Renae Rouhoff's five children quickly scatter to different corners of the Adventure Science Center.
They're here on a Friday, because Metro Schools canceled classes.
"I got a phone call on my cell phone around 5 a.m. saying school is off, and I thought okay, so we slept in and have been hanging out ever since," said Rouhoff, who is new to Nashville.
She and her family moved to Music City from Omaha, Nebraska last August.
"Definitely not used to the small amount of snow that we get here and they cancel school," she said, "We're used to big amounts of snow and then canceled school."
Still, Rouhoff is glad MNPS officials made the call they did, even though streets in her neighborhood were clear.
"I would definitely rather be safe than sorry, because they're your kids. If something were to happen I would just rather stay home and have a snow day," Rouhoff explained.
MNPS Director of Transportation, Keith Phillips, told Nashville's News 2 he was up at 2 a.m. driving the roads in Davidson County, assessing the conditions.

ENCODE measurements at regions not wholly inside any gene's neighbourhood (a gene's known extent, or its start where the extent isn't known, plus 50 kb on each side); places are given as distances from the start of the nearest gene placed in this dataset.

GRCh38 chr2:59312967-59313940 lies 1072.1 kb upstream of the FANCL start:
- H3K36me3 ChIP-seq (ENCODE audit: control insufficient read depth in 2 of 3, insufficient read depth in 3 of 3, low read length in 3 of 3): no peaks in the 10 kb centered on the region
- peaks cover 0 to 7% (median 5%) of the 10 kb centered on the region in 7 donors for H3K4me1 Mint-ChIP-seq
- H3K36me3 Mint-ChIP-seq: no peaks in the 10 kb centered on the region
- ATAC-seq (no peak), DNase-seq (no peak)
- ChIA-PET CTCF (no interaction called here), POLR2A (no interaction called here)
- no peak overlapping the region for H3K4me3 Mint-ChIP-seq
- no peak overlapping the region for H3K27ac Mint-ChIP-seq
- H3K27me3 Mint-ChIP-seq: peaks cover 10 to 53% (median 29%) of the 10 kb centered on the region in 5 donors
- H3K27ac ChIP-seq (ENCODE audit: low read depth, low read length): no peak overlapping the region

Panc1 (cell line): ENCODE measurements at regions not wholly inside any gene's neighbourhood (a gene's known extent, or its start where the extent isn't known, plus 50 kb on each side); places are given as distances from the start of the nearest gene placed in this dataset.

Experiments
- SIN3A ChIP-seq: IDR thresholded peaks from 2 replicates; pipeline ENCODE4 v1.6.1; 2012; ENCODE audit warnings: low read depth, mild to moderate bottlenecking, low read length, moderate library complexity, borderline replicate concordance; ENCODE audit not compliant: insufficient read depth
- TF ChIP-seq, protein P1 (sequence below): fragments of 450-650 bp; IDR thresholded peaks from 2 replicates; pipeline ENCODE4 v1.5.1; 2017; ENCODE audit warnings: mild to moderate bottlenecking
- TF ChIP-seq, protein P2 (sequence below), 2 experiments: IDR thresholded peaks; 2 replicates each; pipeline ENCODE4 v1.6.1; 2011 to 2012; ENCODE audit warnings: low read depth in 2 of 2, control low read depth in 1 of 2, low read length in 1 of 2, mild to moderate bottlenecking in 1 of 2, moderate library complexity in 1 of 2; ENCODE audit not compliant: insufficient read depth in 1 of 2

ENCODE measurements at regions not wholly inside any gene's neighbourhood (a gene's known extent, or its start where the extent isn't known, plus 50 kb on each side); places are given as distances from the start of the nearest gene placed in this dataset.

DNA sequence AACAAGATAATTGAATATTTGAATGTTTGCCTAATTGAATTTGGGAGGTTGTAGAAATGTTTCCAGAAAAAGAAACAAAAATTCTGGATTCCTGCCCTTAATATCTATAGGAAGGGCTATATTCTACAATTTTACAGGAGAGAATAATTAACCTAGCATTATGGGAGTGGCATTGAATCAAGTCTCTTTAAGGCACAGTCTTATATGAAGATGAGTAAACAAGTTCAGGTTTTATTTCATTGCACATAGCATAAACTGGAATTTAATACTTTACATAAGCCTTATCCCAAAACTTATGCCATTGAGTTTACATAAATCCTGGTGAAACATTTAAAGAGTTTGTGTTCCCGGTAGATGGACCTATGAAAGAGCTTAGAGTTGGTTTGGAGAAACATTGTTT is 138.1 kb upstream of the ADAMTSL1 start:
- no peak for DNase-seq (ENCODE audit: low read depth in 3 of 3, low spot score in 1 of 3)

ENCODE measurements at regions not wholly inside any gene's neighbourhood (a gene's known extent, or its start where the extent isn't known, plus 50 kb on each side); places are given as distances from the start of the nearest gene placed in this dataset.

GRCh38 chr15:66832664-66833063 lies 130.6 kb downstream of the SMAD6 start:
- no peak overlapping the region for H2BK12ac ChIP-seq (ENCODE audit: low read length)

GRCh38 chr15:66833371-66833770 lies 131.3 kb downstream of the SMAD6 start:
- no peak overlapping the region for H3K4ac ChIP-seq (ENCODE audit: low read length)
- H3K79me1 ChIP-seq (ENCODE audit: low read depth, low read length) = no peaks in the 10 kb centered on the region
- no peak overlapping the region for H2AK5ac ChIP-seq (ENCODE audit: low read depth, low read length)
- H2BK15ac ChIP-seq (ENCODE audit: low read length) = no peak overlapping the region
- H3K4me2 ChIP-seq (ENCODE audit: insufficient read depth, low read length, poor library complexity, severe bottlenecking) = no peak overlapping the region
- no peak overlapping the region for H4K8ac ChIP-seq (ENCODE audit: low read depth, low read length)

"Pretty much all over the county they were fine," said Phillips, talking about road conditions, "We found some isolated areas over off Tyne Boulevard, in the Hillsboro area, a lot of black ice on the road there, and we just didn't feel like it was safe to get the bus in the road."
Phillips said the decision to close schools is one they take very seriously, but it's a decision that has to be made on a district-wide level.
"We have to either open or close as a school district because it is complicated," explained Phillips, "535 square miles going from the higher elevations up in Joelton to the lower elevations in Antioch and downtown, and we have to make decisions based district-wide rather than individual schools."
"This morning was a tough decision for us, but we think we made the right decision," Phillips told Nashville's News 2.
This is the first snow day for MNPS this school year.